In the turbulent final years of French colonial rule, as Algeria’s populous north became mired in a brutal war of independence in which between 400,000 to one million people died, the Tuareg, in Lahcen’s telling, existed in a tranquil parallel world. “There were no border posts then,” Lahcen recalled. “We went where we wanted.” Everything changed after Algeria secured independence in 1962. Borders ossified and bureaucratized as the young nation asserted its frontiers. Emancipation for the wider country ironically augured less freedom for the nomads.
Now, Lahcen admitted, tourism was a necessity, the obvious diversification for a nomadic culture anxious to maintain its spiritual affinity with the desert. Covid had been “catastrophique.” He feared it would only hasten the diaspora north, where many Tuareg now worked in the oil and gas fields. “Most of the young people don’t want to live the old life,” he said – the universal indigenous tragedy playing out in slow-motion.
That night, as the moonrise made way for a thick canopy of stars, Lahcen made Tuareg bread. He crafted a heavy disc of dough, then placed it in the fire, in a bowl of hot sand, raking the embers back over the top with a stick. Ten minutes later, the bread rose up through the ash, like a monster’s pate emerging from a tiny volcano. We ate the result, a dense, chewy loaf, combined with Zaoui’s lentil stew, which, like everything he conjured from his rudimentary kitchen, was delicious.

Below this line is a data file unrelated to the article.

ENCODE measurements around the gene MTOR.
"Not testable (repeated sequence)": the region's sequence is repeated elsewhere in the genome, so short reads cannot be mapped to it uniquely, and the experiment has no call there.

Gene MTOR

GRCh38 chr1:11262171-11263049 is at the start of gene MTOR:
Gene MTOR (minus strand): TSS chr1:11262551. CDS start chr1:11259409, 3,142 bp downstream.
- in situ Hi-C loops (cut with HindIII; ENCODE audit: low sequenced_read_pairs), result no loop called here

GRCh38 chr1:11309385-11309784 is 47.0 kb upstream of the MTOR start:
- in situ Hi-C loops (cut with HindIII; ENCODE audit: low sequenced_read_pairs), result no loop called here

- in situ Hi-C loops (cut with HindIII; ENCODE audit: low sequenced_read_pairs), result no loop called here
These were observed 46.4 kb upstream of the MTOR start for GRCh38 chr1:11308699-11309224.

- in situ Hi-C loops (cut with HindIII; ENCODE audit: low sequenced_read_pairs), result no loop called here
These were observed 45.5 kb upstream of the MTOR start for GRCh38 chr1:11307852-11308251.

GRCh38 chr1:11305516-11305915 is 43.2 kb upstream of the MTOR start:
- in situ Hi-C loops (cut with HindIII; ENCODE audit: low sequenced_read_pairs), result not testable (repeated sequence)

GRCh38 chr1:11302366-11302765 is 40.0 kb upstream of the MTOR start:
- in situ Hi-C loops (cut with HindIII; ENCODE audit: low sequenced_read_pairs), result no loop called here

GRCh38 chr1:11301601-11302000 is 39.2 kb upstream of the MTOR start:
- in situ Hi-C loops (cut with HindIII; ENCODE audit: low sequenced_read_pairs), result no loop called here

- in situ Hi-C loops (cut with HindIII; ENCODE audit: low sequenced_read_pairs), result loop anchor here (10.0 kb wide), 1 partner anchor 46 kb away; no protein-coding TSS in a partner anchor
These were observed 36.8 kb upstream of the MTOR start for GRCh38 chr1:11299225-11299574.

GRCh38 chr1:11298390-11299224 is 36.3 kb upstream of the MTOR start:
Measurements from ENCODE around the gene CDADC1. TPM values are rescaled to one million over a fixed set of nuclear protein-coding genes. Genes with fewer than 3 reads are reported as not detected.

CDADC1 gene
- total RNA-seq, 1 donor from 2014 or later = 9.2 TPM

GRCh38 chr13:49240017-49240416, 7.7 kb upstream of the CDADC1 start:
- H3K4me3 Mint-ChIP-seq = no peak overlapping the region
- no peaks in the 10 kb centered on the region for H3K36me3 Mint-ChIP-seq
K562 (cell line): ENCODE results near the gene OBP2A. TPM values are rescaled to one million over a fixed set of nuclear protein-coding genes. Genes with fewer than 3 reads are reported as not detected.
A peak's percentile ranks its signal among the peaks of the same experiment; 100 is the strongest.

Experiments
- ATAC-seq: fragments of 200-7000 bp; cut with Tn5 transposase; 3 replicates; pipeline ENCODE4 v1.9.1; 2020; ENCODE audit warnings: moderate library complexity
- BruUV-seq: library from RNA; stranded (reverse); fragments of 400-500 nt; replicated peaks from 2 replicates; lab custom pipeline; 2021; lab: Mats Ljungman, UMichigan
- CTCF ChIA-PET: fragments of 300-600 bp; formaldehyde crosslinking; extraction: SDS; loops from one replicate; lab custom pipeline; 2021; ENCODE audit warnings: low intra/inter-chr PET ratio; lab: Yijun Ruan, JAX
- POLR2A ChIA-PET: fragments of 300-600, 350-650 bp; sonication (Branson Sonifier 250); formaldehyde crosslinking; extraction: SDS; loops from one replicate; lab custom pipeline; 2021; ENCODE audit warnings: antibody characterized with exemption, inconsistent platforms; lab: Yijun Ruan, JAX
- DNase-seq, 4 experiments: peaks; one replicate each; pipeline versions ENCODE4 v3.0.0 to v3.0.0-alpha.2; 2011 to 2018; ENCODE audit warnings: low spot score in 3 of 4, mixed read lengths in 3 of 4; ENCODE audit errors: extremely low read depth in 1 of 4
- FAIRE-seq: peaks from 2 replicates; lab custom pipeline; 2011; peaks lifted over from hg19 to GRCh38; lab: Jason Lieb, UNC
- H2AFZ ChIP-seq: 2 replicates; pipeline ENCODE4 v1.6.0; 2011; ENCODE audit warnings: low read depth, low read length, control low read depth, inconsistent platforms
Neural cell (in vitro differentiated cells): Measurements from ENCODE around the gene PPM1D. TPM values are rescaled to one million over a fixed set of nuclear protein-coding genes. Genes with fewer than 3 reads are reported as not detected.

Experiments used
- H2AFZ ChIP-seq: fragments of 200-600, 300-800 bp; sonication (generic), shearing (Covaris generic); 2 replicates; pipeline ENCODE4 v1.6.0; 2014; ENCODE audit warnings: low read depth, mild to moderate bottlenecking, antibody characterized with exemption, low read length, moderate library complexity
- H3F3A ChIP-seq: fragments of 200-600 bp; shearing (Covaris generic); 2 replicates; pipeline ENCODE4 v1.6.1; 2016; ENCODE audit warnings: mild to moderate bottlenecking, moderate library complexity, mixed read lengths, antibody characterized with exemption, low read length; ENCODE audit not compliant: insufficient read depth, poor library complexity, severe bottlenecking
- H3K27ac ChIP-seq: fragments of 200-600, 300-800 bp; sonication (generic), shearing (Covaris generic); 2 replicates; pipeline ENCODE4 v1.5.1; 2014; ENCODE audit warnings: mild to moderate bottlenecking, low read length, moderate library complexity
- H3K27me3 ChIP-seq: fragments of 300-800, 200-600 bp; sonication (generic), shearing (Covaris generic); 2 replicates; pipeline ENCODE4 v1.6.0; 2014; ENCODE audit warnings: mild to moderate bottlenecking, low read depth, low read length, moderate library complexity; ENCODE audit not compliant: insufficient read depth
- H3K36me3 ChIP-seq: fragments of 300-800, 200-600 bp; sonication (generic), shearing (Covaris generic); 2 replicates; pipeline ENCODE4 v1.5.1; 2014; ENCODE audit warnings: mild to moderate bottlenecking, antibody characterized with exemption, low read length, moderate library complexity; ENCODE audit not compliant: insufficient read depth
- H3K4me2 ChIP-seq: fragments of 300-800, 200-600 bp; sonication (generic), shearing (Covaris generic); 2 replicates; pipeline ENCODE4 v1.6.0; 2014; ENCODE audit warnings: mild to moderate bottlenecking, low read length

It was late afternoon the next day when we lurched back onto the tarmac road. The purposeful locomotion felt uncanny after six days of fishtailing over grit and sand.
On the way back to Djanet, there was one last treasure for us to see. At an agglomeration of outcrops, a mile or so from the road, we stood and appraised a celebrated etching known as “the crying cows.” Hewn into the base of a rock tower, the etching pictured a huddle of long-horned cows, their bowed heads turned towards the viewer. Upon each face welled a single tear. Even by the standards of Tassili’s al fresco galleries, the workmanship was outstanding. Local myth holds that they were drawn by a cow-herd, who had traveled to this area in search of a spring only to find that it had run dry. The weeping cows were a projection of the artist’s own despair, as he watched his animals perish one by one.
How paradoxical, I thought, as we returned to the road. The very same land that betrayed the artist would, to a distant future generation of traveler, come to feel like a sanctuary from the world his descendants made. My phone signal pinged back to life. And like that, the notion passed, receding into the dunes.
Fancy Algeria can arrange a six-day tour of Tassili N’Ajjer, including domestic transfers from Algiers to Djanet, from around $700 per person.